6 wonders you need to see at least once in your life

Discover six of Mediterranean’s most impressive and eternally charming sites that you can visit while on a cruise with Celestyal.

SHARE THIS:


1.The Great Pyramid at Giza

This ancient marvel was constructed between 2584 and 2561 BC and is the oldest of the Seven Wonders of the Ancient World and the last remaining of them. The Egyptian Pyramids were the tombstones for deceased pharaohs but also a sort of house for the departing king. The Ancient Egyptians believed that when a pharaoh died he became Osiris, the king of the dead and to carry out his duties as king of the dead his soul, had to be looked after. So, inside the Pyramids, they build several smaller rooms for the assistants to live in. The Great Pyramid used to be covered in polished white limestone which created the illusion of a shiny crystal when the sun shone on it. These ornaments were taken by the Arabs when they occupied the city of Cairo and were put in use for the construction of a mosque. The pyramids have stood the test of time and they remain a marvel of architecture and perseverance.

2.The Parthenon

The Parthenon stands proudly on the Athenian Acropolis as the undisputed symbol of democracy and the cradle of Western civilization. This fine and delicate monument was built in the mid-5th century BC and it was dedicated to the Greek goddess Athena, protector of the city of Athens. The architect of this endeavor, Phidias, also designed a great gold and ivory statue of Athena for the interior of the shrine. The entire work remains to this day a marvel of composition and clarity and now we know that it was further enhanced by color and bronze accessories. The structured remained intact until the 5th century AD when the temple was transformed into a Christian church and then into a mosque in 1458.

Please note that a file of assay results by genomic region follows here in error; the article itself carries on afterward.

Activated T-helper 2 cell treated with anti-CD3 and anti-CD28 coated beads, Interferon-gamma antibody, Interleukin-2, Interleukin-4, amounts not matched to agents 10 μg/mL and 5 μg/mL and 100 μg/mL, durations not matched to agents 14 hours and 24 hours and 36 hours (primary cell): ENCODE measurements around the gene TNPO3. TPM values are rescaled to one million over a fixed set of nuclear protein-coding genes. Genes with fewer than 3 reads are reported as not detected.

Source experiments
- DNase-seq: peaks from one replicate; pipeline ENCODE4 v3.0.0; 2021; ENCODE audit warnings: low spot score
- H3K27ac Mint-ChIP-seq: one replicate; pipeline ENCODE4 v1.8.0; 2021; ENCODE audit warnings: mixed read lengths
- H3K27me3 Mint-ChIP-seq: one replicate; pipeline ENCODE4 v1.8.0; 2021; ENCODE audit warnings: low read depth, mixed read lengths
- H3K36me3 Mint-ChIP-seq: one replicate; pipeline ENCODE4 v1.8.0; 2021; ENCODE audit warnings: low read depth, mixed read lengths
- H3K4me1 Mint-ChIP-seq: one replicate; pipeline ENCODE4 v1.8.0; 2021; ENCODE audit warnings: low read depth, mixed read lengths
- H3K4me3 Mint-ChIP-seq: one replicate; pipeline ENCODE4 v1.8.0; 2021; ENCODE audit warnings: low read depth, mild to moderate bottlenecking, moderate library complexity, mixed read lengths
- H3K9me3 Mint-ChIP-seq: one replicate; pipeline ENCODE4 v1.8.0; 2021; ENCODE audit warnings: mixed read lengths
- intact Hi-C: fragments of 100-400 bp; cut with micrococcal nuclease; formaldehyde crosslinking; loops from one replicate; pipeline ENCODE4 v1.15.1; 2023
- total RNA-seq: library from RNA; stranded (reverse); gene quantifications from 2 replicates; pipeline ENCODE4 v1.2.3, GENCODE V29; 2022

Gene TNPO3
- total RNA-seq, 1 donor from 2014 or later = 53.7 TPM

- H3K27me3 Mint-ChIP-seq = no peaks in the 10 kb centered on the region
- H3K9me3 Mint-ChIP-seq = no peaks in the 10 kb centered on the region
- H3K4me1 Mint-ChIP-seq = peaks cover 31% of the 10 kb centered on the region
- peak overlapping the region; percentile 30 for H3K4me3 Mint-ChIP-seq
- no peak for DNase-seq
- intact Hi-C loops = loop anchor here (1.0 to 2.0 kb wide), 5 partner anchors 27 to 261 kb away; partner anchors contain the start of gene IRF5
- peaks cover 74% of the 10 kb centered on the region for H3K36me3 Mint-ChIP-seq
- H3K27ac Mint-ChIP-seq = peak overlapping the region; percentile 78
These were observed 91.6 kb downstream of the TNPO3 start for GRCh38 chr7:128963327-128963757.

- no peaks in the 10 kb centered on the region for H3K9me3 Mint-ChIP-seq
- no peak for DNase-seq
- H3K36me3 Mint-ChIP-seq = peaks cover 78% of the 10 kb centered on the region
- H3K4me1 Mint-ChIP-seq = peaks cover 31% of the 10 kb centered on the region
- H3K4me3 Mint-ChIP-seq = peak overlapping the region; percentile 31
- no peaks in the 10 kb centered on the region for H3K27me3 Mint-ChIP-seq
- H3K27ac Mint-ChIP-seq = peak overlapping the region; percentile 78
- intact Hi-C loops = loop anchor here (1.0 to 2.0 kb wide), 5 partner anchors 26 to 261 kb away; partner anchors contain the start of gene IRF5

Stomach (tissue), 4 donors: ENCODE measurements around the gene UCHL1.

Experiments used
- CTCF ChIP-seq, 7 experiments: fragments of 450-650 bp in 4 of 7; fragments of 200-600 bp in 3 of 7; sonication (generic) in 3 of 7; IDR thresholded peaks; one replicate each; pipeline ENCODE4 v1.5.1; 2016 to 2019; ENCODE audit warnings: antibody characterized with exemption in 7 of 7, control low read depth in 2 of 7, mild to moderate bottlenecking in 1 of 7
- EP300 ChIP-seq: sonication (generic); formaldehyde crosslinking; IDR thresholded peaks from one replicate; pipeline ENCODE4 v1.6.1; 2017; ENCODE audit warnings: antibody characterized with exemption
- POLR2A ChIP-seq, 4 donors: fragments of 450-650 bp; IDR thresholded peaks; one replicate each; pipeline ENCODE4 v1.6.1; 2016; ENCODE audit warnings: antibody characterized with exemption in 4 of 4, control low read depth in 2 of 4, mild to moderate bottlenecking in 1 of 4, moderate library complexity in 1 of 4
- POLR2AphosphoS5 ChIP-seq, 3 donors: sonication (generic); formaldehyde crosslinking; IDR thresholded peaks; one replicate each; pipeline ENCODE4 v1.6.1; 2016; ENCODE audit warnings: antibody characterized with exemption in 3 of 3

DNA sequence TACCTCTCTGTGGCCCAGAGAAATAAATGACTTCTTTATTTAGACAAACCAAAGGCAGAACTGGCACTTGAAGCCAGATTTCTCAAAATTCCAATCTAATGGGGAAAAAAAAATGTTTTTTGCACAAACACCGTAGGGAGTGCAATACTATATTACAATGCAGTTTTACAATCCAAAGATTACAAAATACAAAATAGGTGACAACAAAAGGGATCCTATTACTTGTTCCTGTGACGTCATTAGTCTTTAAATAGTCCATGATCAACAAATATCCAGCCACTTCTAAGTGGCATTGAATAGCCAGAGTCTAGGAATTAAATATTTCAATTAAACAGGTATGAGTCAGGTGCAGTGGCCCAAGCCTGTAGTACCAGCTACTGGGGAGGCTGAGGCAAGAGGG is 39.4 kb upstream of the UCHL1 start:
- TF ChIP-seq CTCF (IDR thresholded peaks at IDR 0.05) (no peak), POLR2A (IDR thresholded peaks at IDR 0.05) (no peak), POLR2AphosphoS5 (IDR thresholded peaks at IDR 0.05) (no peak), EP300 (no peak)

3.Paphos

In the late 4th century, the ancient city Nea Paphos was founded. Initially, the thriving city was enclosed by dominating walls. Even though the city surrendered to the Romans at around 58 BC, Nea Paphos remained a political, cultural as well as business hub within Cyprus. Paphos has been inhabited since the Neolithic period. It was a center of the cult of Aphrodite and of pre-Hellenic fertility deities. Aphrodite's legendary birthplace was on this island, where her temple was erected by the Myceneans in the 12th century BC. The remains of villas, palaces, theatres, fortresses, and tombs mean that the site is of exceptional architectural and historic value. These illustrate Paphos’ exceptional architectural and historic value and contribute extensively to our understanding of ancient architecture, ways of life, and thinking. The villas are richly adorned with mosaic floors that are among the most beautiful in the world. These mosaics constitute an illuminated album of ancient Greek mythology, with representations of Greek gods, goddesses and heroes, as well as activities of everyday life. The mosaics of Nea Paphos are among the most beautiful in the world. Today, the ancient city of Paphos is a mirror to the past, as its many historic landmarks provide insight about how past generations lived, worked and even entertained.

4.Hagia Sophia